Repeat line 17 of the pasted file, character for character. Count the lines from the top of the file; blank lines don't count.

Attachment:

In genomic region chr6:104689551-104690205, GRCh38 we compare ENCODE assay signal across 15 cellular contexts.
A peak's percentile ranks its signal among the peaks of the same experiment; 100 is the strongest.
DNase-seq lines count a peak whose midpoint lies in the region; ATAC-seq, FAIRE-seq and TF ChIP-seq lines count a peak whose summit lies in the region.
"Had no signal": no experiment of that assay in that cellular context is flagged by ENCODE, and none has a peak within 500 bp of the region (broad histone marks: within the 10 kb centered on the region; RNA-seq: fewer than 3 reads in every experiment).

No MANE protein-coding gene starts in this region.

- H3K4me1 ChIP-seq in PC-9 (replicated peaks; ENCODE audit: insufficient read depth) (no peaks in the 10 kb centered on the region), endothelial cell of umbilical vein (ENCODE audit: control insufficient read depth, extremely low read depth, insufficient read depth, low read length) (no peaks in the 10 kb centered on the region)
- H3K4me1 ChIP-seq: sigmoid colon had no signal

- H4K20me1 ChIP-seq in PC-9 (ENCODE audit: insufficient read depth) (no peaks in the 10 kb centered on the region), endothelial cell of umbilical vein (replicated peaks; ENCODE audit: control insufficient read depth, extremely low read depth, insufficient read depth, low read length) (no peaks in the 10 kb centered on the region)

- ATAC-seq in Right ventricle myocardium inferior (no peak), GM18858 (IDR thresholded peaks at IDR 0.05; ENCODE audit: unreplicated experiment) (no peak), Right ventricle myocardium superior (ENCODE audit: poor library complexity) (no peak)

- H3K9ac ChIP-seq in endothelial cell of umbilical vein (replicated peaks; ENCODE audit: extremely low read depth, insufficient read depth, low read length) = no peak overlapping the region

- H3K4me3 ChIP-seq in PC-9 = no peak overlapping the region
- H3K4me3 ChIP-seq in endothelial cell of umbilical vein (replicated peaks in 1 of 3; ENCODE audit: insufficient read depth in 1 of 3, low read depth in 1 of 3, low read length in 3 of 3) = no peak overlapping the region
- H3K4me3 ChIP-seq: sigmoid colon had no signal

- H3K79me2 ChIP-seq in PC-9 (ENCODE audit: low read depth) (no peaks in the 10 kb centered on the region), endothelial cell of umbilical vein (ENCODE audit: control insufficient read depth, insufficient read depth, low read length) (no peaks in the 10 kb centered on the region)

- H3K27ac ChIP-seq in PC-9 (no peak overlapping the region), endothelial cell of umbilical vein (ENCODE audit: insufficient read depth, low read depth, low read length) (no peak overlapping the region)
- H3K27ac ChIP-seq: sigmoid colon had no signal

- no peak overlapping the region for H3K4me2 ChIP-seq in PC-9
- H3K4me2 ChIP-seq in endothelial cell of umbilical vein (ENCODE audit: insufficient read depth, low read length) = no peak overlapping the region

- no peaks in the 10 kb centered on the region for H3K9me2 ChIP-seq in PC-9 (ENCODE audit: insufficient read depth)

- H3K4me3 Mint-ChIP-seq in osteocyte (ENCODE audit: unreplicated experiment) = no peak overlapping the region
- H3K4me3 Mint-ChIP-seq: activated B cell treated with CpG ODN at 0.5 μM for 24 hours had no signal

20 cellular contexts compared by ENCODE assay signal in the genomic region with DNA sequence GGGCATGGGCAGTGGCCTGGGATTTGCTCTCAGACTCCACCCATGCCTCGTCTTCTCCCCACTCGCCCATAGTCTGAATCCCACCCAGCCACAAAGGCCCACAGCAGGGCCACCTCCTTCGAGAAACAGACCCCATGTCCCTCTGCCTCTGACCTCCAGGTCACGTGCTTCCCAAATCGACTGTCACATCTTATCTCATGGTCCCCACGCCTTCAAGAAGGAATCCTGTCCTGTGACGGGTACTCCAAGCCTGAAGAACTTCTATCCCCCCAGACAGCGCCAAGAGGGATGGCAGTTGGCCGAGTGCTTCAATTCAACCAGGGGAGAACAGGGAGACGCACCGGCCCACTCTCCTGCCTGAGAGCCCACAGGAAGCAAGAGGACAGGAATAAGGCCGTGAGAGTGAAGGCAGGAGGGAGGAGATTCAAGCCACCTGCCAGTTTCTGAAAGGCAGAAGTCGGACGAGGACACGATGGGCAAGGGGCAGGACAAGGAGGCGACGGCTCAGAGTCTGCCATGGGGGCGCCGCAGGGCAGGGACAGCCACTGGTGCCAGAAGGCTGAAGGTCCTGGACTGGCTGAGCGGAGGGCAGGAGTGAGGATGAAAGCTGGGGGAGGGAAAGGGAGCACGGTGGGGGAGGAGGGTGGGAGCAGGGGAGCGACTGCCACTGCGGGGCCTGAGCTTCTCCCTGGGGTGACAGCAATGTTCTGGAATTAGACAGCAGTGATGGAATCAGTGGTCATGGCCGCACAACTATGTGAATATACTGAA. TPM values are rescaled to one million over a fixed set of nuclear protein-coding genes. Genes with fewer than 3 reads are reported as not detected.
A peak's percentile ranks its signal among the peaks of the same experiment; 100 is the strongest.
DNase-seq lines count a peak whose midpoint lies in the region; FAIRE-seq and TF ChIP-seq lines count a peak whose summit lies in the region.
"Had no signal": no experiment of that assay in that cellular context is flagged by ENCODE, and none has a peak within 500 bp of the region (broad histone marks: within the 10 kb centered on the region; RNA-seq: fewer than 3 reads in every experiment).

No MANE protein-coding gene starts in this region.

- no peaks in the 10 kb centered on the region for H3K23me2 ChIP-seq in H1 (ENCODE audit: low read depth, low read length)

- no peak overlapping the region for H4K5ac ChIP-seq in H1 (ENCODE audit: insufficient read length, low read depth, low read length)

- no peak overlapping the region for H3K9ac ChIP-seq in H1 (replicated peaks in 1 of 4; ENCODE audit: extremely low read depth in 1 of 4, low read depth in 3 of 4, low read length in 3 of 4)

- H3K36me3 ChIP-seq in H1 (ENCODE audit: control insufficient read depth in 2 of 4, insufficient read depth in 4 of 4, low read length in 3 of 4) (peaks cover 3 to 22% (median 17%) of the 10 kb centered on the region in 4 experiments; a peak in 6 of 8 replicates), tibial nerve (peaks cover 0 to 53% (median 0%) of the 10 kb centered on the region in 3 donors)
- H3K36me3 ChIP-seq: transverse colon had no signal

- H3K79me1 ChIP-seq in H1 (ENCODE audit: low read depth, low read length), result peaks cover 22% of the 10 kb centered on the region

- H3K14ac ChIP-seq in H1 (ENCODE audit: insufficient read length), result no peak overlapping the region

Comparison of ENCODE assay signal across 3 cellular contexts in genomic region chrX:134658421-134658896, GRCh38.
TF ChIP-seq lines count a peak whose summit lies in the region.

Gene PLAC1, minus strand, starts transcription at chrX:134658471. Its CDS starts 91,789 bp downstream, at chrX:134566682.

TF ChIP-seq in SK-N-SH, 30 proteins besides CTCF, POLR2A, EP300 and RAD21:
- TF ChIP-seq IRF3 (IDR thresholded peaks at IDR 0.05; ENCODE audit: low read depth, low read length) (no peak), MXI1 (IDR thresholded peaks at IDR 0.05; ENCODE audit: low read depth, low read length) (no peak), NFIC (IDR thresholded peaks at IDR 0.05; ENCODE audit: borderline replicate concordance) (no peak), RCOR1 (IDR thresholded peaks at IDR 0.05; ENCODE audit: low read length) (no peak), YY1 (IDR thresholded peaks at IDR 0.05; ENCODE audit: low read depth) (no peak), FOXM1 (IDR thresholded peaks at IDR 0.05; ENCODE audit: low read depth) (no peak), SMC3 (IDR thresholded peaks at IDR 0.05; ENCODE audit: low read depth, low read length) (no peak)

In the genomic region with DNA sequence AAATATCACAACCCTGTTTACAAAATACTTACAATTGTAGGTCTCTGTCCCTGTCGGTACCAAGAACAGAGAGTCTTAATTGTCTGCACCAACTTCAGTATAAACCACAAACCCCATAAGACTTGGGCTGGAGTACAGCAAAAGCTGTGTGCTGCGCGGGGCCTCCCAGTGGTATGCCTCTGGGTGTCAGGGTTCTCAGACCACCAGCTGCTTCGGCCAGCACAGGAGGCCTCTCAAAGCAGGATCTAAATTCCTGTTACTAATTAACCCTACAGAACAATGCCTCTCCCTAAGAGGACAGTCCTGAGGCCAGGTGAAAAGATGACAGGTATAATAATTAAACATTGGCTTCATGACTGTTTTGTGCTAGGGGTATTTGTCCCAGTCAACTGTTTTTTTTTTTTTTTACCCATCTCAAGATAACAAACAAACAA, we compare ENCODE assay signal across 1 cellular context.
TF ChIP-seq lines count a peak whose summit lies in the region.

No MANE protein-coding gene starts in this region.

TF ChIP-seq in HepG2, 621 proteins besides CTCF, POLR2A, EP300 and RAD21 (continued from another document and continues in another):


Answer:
- no peak overlapping the region for H3K4me2 ChIP-seq in PC-9